AJC Statement on Truth and Reconciliation with Indigenous Peoples

The Archive of the Jesuits in Canada (AJC) is committed to shedding light on the truth about the encounters and relationships between Jesuits and Indigenous communities. The AJC is committed to ensuring that its holdings that speak to Indigenous populations are available to Indigenous researchers.

The AJC leans on the Statement of Reconciliation of the Jesuits in English Canada enacted during the Truth and Reconciliation event held in Montreal on April 25, 2013. Pronounced by Winston Rye, S.J., speaking on behalf of the Jesuits in English Canada and addressed to Indigenous nations, the Act stipulates that we pledge our support in the rebuilding of your language and culture. We cannot undo the things that are done, but we can take positive and meaningful steps to rebuild.

We have opened our Archives so that the whole picture of the Residential Schools can be seen. We will unlock the doors to the ancient books that preserved the languages of the First Nations […] These precious resources will never be again the exclusive property of white scholars and academics.

We pledge our support in the rebuilding of your language and culture. We cannot undo the things that are done, but we can take positive and meaningful steps to rebuild.

In addition to drawing upon the Truth and Reconciliation Commission of Canada Calls to Action, the AJC takes into account the declarations and recommendations from various national and international instances to ameliorate archival practices that concern Indigenous populations. The AJC relies on the International Council of Archives’ Tandanya-Adelaide Declaration and on The Steering Committee on Canada’s Archives Reconciliation Framework Response to the Report of the Truth and Reconciliation Commission Taskforce.

The AJC is committed to developing measures and methods anchored in the strategic orientations of the archival discipline and contemporary archival theory in order to transform archival practices, particularly regarding archival description and the sharing of information that concerns Indigenous peoples. Through its activities, services, and interventions, the AJC supports Indigenous resurgence.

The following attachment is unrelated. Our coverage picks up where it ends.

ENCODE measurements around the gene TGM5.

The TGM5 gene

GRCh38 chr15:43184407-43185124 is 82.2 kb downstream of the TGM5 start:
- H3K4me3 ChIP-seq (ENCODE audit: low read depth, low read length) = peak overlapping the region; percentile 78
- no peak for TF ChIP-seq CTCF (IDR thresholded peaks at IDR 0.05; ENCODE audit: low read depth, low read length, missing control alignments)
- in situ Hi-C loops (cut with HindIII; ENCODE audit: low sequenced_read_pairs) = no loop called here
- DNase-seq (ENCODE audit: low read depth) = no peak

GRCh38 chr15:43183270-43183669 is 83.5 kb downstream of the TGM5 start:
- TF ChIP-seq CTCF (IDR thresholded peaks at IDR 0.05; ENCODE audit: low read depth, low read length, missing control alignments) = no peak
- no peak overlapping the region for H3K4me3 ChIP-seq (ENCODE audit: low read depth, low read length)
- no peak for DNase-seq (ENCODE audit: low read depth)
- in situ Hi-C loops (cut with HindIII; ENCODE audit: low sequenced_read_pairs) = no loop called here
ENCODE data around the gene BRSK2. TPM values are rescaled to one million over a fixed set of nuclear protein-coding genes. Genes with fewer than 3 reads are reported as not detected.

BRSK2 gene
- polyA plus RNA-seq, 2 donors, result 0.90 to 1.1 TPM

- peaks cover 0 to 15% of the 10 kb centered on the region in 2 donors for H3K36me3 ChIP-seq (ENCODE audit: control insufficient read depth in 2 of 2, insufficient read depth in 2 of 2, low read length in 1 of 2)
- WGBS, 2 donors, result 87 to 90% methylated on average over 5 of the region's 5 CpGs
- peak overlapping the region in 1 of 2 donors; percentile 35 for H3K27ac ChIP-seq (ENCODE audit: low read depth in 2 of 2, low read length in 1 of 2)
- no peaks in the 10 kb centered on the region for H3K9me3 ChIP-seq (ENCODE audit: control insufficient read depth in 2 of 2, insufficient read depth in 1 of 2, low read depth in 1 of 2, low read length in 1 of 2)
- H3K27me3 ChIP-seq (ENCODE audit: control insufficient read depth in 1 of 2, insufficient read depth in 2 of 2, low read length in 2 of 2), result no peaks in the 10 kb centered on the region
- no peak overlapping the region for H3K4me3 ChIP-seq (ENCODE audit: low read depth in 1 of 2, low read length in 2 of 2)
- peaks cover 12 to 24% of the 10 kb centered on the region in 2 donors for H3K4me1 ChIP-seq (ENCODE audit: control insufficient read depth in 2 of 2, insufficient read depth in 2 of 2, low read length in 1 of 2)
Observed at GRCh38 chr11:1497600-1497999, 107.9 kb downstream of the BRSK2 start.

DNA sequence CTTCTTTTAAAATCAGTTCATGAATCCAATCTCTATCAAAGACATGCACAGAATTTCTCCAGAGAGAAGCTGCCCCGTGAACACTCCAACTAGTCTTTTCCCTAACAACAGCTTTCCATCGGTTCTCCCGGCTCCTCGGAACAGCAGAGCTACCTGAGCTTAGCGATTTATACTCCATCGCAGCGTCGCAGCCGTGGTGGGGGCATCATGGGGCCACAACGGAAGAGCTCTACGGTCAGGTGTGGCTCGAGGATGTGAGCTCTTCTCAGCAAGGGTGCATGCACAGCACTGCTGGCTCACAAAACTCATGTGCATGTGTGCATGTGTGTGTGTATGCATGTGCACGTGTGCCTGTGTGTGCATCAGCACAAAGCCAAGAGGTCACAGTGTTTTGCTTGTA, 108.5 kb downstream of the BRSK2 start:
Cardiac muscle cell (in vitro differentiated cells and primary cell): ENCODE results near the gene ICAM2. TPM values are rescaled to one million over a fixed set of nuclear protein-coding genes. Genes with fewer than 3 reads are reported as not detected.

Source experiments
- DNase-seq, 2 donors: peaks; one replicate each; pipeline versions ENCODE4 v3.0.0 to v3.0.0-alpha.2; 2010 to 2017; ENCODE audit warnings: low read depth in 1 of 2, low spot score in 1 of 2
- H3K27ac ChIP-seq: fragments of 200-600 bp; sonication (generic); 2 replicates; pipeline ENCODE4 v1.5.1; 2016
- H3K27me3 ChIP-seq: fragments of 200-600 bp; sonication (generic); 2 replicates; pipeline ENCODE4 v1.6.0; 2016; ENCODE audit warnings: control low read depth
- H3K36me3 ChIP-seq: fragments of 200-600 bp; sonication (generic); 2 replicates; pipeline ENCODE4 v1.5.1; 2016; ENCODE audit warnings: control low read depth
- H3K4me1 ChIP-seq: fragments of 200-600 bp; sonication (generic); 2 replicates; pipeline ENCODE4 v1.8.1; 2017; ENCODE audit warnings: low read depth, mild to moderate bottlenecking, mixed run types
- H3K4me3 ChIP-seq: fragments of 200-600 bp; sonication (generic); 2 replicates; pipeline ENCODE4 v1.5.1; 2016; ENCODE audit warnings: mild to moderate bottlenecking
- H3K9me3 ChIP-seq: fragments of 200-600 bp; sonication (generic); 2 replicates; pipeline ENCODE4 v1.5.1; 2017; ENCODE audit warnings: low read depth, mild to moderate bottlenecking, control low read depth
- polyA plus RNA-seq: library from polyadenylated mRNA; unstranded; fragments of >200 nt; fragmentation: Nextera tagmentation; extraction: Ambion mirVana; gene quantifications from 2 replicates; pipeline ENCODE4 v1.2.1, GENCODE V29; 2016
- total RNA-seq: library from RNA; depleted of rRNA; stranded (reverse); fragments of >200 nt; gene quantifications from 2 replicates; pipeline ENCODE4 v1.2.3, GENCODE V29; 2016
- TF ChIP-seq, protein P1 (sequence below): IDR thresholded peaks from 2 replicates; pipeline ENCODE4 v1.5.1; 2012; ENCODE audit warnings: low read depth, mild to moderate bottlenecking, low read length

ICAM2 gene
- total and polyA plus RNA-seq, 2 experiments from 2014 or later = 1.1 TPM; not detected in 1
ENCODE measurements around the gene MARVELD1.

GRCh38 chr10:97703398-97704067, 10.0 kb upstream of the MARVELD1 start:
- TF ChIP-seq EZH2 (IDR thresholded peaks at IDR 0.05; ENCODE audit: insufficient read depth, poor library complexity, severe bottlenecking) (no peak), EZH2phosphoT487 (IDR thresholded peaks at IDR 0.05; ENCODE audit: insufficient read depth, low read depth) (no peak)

Île Manitoulin

Mission Statement

The Archive of the Jesuits in Canada witnesses the activity of all Jesuits who worked in this country and in its foreign missions since the arrival of the first companions in 1611. It recalls the memory of their living faith, of their efforts, of their spiritual values, and of their institutions.

The Archive serves the ongoing administration of the Jesuits of Canada which includes Haiti. Its role is also to ensure the acquisition of documents, books, and works of art as well as appropriate historical artifacts relating to Canadian Jesuit history: to preserve them, to render them accessible, and to make them known.

As steward of the collective memory of all Canadian Jesuits, the Archive demonstrates innovative leadership to facilitate access to its collections. It provides a functional working environment equipped with the resources necessary for research and creativity.

The Archive brings life to the past. It was established to encourage and, in the Jesuit way of proceeding, to stimulate free research and collaboration among scholars, teachers and students. It fosters the preparation of publications, symposia, and exhibitions which lead to a better understanding of Jesuit identity and of the Society’s cultural and spiritual patrimony.

History of The Archive of the Jesuits in Canada

This section presents milestones in the institutional history of The Archive of the Jesuits in Canada. Here, researchers can learn how the collection was built and discover how it reflects the Society of Jesus’ history in New France and Canada.